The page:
In Derek Jeter’s younger days, when the star shortstop led the New York Yankees to the World Series year after year, he stood as a symbol of Yankee dominance and a source of endless Boston Red Sox frustration.
He was smooth in the field, poised under pressure, and dated models and actresses. Many Sox fans couldn’t stand the sight of him.
But times have changed, and as Red Sox fans eventually celebrated three championships, they began to see their erstwhile nemesis in a more charitable light. This weekend, as Jeter comes to Fenway Park for the final series of a storied Hall of Fame career, many cannot help but extend a grudging respect.
“The fact that we finally won it all took a lot of the edge off,” said Rusty Sullivan, executive director of The Sports Museum, located in the TD Garden. “Since that dynamic changed, he falls into the category of respected opponent.”
In the 1990s and early 2000s, Red Sox fans fiercely believed their shortstop at the time, Nomar Garciaparra, was a better player than Jeter. But as the Yankees won four championships in five years, Jeter nearly always came out on top, earning a reputation as a consummate winner.
By staying with one team his entire career, Jeter was a latter-day Carl Yastrzemski, the beloved Boston outfielder who played from 1961 to 1983. It was nearly impossible to imagine either player on any other team, fans said.
And while Jeter’s cool demeanor struck many as calculated, his accomplishments were undeniable.
“He’s a first-ballot Hall of Famer,” said Mike Davison of Foxborough, who attends about 15 games at Fenway each year. “You appreciate the fact that you’re watching a legend.”
Davison said it would be strange to watch the Yankees without Jeter, as if something were missing.
“It’s the end of an era,” he said. “It won’t quite be the same Yankees of old.”
Sullivan said he thinks fans have grown nostalgic for the epic Yankees-Red Sox clashes of Jeter’s prime, particularly the seven-game classics in 2003 and 2004. Before the Sox finally vanquished the Yankees, fans heaped their frustrations on Jeter, whose good looks and golden-boy image made him an easy target. But in hindsight, many fans see Jeter in a more sympathetic light.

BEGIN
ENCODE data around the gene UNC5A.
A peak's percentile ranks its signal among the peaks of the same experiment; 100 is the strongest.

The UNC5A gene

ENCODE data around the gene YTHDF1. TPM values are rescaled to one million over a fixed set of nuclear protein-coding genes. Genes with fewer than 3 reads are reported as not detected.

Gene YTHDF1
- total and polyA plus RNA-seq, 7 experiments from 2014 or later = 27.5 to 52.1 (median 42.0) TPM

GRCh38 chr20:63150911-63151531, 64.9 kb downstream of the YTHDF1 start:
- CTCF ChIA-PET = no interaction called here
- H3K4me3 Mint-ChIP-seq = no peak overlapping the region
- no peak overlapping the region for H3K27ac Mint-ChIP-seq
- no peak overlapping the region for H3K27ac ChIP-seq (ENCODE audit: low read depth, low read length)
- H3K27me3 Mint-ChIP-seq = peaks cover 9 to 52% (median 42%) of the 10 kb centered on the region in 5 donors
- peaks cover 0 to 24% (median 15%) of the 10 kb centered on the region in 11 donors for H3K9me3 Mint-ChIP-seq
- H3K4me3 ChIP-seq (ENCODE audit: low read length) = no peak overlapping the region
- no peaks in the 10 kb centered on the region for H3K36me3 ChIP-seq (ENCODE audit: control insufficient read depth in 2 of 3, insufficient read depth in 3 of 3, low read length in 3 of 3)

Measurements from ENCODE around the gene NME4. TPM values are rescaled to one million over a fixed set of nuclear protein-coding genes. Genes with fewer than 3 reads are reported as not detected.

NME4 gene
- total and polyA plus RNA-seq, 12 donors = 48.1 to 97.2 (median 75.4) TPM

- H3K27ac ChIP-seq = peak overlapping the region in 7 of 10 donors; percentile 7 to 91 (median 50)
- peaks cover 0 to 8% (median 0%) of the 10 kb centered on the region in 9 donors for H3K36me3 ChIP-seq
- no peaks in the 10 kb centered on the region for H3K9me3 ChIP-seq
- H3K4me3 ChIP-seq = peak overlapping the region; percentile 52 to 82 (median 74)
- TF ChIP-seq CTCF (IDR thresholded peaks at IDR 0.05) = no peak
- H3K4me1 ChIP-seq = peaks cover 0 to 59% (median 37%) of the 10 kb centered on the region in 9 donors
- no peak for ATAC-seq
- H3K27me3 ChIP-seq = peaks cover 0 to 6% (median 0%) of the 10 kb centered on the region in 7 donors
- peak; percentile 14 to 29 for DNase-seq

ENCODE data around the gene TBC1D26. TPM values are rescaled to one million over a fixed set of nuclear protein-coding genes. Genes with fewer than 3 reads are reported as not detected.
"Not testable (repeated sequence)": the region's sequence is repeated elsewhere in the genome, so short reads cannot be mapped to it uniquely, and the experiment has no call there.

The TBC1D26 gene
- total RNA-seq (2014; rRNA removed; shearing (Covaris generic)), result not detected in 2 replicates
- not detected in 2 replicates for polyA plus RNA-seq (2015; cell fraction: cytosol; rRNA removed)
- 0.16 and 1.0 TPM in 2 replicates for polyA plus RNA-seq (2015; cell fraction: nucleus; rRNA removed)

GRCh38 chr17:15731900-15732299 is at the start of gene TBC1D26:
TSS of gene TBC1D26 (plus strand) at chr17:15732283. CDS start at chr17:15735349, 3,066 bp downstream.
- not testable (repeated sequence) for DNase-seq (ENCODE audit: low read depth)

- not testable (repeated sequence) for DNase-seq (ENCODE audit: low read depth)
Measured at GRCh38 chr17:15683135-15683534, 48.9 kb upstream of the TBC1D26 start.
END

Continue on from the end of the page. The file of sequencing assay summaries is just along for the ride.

“Those were special times,” Sullivan said. “Jeter broke our hearts, but we finally broke through.”
For others, old grudges die hard. Jeter was vastly overrated, many fans said, especially on defense. The news media made him out to be a saint. His trademark fist pump was always annoying, like his opposite-field bloopers that always seemed to drop in. Perhaps his most famous moment, the so-called “flip play” against Oakland in the 2001 playoffs, was a fluke, some grumble.
“I find him irritating,” said Luke Salisbury, a longtime Red Sox fan and author of “The Answer Is Baseball.” “I think of him as Eddie Haskell on ‘Leave It To Beaver.’ He’s a poster boy for the bland.”
Still, Salisbury thinks that the years have mellowed Red Sox fans and that they will send Jeter off with a flourish, a sincere show of hard-won admiration.
“I think he’ll get a gentleman’s salute on the way out,” he said.
Around Fenway Park Thursday, many Red Sox fans were fairly indifferent about Jeter’s final games, but some acknowledged the brilliance of his career. They could admit it now.
“The World Series wins have helped,” Davison said.
But Mike and Amber Cox, Red Sox fans visiting from Mississippi, haven’t forgotten the painful defeats to Jeter-led teams. Plus, the mystique surrounding Jeter always rubbed them the wrong way.
“Glad to see him go,” said Mike Cox.
Others took the high road. Jeter had been a hated Yankee, linchpin of a dynasty that for a time seemed like it might never end. But even heated rivalries are sometimes secondary.